It is possible for Guys to form a close relationship with Lusca (following two masturbation scenes). In one ending, Guys will be killed while trying to escape on New Year's Eve, but Lusca will be with him at his death and later vow to find justice. In another, after his exoneration, Guys will move in with Lusca and become his assistant and lover. Guys can only have sex with Lusca after he leaves prison.

Vallewida

A former soldier, Vallewida is a strange character who apparently has more than one personality, and seems unusually remorseful and resigned to his imprisonment. He also apparently suffers from amnesia, and cannot even remember the crime that sent him to prison. He is regularly raped and abused by both Durer and Bollanet.

Although Vallewida offers several excuses for his unusual behaviour (including an imaginary addiction to opium), if the conspiracy is revealed, it turns out that, while in the army, he witnessed Bollanet's smuggling operations, and has evidence that proves this, despite attempts by Bollanet to beat the information out of him. If the player uncovers these facts, the reason for Vallewida's depression and remorse become clear - although he was just following orders, he still feels guilty for helping Bollanet while serving under his command.

Vallewida has personality modes, although not all scenarios reveal them all:

  • His "default," or usual, personality is extremely passive. In this mode, he appears to be a highly intellectual and religious person who spends much time reading in his cell. While in this state, he tends to be extremely friendly and polite, and often treats Guys in a sympathetic (and loving) manner.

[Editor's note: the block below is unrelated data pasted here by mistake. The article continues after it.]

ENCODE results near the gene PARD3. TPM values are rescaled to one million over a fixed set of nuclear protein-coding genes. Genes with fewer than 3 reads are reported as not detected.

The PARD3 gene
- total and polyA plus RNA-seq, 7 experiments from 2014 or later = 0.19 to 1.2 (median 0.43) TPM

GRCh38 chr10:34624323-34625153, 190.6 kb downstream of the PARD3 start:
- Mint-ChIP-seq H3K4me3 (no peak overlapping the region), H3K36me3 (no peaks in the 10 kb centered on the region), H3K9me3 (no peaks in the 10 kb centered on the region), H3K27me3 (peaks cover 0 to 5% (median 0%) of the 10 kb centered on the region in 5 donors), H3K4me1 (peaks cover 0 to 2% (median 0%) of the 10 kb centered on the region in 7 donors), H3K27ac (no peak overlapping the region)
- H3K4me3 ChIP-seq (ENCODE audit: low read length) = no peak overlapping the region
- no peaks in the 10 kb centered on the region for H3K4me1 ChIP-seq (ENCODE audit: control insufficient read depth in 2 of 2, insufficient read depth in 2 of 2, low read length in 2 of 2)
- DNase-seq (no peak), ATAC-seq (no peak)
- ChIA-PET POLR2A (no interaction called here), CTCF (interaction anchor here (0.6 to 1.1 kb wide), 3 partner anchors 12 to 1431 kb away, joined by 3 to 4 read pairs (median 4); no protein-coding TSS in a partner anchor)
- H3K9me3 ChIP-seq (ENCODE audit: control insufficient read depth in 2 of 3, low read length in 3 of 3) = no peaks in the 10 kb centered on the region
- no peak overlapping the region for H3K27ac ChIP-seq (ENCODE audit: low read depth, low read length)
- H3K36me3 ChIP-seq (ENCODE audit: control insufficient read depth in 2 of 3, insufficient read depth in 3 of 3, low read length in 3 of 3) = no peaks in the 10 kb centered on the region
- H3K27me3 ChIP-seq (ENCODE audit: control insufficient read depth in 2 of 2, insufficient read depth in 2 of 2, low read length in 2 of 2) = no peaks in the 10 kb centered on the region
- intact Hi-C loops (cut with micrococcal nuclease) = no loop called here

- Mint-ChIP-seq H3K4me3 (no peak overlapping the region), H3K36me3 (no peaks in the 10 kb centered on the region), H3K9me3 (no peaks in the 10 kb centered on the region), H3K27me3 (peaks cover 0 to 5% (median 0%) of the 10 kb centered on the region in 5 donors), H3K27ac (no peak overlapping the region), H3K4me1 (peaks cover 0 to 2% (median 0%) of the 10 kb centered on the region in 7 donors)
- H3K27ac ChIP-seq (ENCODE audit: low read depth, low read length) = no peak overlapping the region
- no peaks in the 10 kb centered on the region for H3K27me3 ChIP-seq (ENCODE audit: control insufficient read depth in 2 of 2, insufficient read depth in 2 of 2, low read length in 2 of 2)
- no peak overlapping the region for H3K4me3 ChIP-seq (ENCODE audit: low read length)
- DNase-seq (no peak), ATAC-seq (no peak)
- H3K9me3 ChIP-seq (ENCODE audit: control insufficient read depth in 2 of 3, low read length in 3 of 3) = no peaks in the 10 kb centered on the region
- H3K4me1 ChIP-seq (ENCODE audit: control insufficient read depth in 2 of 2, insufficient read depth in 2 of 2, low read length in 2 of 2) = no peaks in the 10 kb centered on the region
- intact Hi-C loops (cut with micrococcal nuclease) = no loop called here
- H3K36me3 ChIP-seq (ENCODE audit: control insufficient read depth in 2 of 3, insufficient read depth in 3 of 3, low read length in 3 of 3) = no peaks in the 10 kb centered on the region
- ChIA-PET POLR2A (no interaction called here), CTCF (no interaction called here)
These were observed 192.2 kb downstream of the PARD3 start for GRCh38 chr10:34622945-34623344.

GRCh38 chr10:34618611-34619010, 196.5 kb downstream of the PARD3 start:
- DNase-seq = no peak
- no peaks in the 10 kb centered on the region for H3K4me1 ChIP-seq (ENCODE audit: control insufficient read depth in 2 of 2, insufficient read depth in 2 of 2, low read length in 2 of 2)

• During certain circumstances, Vallewida goes into what Guys refers to as his "ghost mode." In this state, he is almost catatonic, and does not seem to be aware of where or who he is. He usually enters this state during and after being sexually abused and tortured by Durer or Bollanet. In this state, he is uncommunicative and highly masochistic, and does not resist Durer or Bollanet's treatment. While in this state, he sometimes speaks as if still in the army (post-traumatic stress).
  • If a person he cares for is being harmed, Vallewida can become extremely protective and violent. When this happens, his personality becomes extremely cold and methodical, and he regains the ability to fight back. In this state, he is revealed to be a highly adept and dangerous swordsman. For example, in one possible scene, when three fellow prisoners try to rape Guys, he single-handedly beats them all up to save Guys.

For a "good" ending, Guys must befriend Vallewida enough to get his logical deduction and knowledge of sword wounds to prove his innocence. In one ending, he and Guys fall in love. After Guys is released, he leaves Paris and works at a small town grocery store until Vallewida comes back to him.

Io

An easily-bullied, small, and young prisoner, Io is Jose's prison "slave," and as such, is constantly being abused. He will always follow Jose's orders, even when ordered to set Guys up to be raped, or in one possible scene, to have sex with Guys.

Despite his passive demeanor, it is revealed that Io is a murderer, and his insight is necessary for Guys' defense.

Evan constantly protects Io, often treating him like a "little brother".

Io is one of the few characters that has no involvement in either of the conspiracies, there is no ending where Guys and Io end up as partners, and the particulars of his crime and incarceration are never revealed.

Shion

Shion is a hidden character, and Guys only meets him after the default ending is unlocked. An orphan, he suffers from extreme guilt after he accidentally dropped a toolbox on a friend's head, killing him.